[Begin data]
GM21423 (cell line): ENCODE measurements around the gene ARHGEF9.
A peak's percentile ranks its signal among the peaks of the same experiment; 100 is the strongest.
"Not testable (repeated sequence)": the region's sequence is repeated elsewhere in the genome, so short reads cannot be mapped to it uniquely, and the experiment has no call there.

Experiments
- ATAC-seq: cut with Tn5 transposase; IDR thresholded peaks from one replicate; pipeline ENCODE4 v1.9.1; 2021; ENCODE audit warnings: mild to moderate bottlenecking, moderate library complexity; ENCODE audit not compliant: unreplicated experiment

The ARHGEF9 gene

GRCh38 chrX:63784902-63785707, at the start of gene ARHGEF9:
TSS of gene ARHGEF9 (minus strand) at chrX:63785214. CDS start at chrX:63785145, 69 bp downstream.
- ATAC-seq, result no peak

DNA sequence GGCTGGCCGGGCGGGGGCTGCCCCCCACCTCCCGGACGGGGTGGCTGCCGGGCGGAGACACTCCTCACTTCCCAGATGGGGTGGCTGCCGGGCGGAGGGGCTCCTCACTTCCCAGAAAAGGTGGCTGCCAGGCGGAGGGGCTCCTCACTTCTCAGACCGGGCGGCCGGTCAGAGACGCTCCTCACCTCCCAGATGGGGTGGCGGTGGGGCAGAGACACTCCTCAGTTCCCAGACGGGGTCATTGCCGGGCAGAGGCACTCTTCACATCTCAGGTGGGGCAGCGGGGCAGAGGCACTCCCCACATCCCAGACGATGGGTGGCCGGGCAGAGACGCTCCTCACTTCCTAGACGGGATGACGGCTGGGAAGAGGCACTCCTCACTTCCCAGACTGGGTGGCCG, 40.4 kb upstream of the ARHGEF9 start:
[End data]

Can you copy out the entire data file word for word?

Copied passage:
GM21423 (cell line): ENCODE measurements around the gene ARHGEF9.
A peak's percentile ranks its signal among the peaks of the same experiment; 100 is the strongest.
"Not testable (repeated sequence)": the region's sequence is repeated elsewhere in the genome, so short reads cannot be mapped to it uniquely, and the experiment has no call there.

Experiments
- ATAC-seq: cut with Tn5 transposase; IDR thresholded peaks from one replicate; pipeline ENCODE4 v1.9.1; 2021; ENCODE audit warnings: mild to moderate bottlenecking, moderate library complexity; ENCODE audit not compliant: unreplicated experiment

The ARHGEF9 gene

GRCh38 chrX:63784902-63785707, at the start of gene ARHGEF9:
TSS of gene ARHGEF9 (minus strand) at chrX:63785214. CDS start at chrX:63785145, 69 bp downstream.
- ATAC-seq, result no peak

DNA sequence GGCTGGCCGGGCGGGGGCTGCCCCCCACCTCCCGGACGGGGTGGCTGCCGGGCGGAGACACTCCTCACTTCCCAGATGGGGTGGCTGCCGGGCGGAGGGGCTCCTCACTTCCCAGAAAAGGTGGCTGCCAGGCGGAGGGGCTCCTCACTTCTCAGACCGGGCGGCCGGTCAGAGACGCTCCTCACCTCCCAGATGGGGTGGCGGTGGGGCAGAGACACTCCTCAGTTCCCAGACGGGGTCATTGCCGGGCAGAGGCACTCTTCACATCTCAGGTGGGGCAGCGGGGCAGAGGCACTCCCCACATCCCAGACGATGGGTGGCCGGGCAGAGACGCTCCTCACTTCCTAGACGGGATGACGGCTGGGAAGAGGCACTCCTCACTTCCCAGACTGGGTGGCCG, 40.4 kb upstream of the ARHGEF9 start: